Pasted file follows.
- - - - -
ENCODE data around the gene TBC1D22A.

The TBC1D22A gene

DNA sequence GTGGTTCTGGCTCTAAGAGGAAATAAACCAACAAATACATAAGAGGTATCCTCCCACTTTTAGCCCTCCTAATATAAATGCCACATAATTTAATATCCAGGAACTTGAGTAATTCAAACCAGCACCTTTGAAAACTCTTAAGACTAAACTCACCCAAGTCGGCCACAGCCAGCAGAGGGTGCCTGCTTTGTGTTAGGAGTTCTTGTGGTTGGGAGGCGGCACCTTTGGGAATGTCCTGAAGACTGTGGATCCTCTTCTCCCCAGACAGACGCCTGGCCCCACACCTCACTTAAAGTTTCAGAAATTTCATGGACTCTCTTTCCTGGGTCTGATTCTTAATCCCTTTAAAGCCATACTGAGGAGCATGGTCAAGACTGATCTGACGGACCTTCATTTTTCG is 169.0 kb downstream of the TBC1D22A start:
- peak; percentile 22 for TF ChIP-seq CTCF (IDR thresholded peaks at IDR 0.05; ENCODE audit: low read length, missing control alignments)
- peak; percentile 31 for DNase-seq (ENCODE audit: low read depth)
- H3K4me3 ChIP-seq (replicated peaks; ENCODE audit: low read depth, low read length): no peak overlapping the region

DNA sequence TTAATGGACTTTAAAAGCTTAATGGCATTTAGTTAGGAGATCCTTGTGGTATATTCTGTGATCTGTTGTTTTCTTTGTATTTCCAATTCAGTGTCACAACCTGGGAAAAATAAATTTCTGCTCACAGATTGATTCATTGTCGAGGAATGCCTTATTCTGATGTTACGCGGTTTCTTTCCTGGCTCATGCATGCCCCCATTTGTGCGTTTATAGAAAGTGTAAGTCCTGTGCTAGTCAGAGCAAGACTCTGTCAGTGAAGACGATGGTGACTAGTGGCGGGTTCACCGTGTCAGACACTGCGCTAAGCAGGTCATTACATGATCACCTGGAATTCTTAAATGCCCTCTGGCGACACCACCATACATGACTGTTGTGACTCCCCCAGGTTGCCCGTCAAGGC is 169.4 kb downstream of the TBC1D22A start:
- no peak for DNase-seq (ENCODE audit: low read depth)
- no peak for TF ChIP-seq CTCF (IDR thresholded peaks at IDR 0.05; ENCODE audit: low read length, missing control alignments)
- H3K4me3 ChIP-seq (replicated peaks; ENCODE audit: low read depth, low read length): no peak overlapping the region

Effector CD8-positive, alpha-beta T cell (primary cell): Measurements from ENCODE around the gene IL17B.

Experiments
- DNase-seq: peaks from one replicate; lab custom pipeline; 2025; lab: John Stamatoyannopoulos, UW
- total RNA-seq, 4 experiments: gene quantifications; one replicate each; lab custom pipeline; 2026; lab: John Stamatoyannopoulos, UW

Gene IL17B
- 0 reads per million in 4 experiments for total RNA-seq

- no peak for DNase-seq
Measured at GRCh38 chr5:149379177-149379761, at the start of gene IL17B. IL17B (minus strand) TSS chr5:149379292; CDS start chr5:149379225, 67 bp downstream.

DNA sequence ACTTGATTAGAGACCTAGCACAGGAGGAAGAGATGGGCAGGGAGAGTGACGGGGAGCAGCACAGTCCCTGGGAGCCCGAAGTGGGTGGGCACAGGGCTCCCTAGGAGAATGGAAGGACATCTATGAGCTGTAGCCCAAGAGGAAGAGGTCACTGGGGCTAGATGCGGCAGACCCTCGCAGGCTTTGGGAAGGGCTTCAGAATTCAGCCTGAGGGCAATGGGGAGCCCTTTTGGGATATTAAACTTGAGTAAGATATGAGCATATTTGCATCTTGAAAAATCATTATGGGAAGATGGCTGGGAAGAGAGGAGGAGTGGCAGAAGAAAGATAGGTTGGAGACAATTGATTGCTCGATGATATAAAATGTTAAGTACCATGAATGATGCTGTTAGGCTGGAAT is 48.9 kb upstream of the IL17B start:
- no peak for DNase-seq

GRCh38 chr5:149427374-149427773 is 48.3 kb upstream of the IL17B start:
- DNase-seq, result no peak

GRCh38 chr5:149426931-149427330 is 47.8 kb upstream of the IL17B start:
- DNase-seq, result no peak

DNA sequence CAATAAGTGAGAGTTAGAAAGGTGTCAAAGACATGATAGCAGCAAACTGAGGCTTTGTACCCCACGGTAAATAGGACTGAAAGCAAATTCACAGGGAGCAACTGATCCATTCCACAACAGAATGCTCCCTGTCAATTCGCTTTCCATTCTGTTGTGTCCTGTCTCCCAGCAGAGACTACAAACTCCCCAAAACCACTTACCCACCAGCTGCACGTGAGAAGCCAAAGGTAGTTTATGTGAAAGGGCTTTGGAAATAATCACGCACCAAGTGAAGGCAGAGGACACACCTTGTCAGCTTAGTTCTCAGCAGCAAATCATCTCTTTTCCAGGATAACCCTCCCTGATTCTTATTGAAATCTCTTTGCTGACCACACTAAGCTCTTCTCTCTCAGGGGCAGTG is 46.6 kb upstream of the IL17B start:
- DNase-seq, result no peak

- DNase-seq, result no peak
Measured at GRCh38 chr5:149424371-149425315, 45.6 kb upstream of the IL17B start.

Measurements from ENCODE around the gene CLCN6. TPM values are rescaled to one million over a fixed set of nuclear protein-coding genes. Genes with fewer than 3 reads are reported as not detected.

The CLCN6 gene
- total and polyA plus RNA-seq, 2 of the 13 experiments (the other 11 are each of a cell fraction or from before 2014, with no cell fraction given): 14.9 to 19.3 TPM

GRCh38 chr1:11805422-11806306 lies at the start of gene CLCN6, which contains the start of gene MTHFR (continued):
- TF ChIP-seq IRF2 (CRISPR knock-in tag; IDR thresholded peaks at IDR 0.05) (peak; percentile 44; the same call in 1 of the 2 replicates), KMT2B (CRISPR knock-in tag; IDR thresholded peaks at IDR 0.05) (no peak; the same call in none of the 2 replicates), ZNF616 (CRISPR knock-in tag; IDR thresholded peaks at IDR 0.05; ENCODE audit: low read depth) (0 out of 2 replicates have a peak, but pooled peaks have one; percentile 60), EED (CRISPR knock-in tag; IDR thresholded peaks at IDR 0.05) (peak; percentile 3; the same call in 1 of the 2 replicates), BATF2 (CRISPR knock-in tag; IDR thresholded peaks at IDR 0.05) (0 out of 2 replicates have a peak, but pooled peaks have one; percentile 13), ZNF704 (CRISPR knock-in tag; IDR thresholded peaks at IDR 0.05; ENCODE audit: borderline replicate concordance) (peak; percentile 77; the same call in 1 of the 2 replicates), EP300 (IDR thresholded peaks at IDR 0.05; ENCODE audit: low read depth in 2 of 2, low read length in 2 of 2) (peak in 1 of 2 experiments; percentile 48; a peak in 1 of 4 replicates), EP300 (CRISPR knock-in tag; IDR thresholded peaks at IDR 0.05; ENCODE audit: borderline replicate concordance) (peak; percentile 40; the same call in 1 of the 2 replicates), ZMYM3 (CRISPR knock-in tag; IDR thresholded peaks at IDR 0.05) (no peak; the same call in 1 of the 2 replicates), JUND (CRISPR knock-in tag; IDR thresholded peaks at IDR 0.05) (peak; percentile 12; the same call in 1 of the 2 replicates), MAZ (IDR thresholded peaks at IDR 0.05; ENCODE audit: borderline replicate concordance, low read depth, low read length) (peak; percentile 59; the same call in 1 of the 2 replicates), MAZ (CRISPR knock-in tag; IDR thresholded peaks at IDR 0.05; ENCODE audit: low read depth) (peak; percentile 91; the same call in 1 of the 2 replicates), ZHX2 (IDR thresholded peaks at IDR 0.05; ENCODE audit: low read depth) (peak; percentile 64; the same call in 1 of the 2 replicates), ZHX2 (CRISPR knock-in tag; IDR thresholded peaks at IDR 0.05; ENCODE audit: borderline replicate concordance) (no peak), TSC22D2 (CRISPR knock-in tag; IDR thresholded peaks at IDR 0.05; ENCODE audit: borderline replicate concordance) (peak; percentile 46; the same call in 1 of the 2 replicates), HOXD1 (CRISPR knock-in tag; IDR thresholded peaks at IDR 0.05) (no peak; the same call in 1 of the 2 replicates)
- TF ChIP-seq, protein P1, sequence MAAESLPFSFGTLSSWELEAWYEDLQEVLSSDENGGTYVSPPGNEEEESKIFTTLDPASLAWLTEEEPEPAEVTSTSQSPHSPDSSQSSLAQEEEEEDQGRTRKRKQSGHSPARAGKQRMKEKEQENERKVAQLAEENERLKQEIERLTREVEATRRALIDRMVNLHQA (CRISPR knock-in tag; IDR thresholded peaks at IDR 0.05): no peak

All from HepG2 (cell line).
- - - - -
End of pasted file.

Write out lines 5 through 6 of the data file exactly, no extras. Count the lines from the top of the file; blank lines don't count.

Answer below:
- peak; percentile 31 for DNase-seq (ENCODE audit: low read depth)
- H3K4me3 ChIP-seq (replicated peaks; ENCODE audit: low read depth, low read length): no peak overlapping the region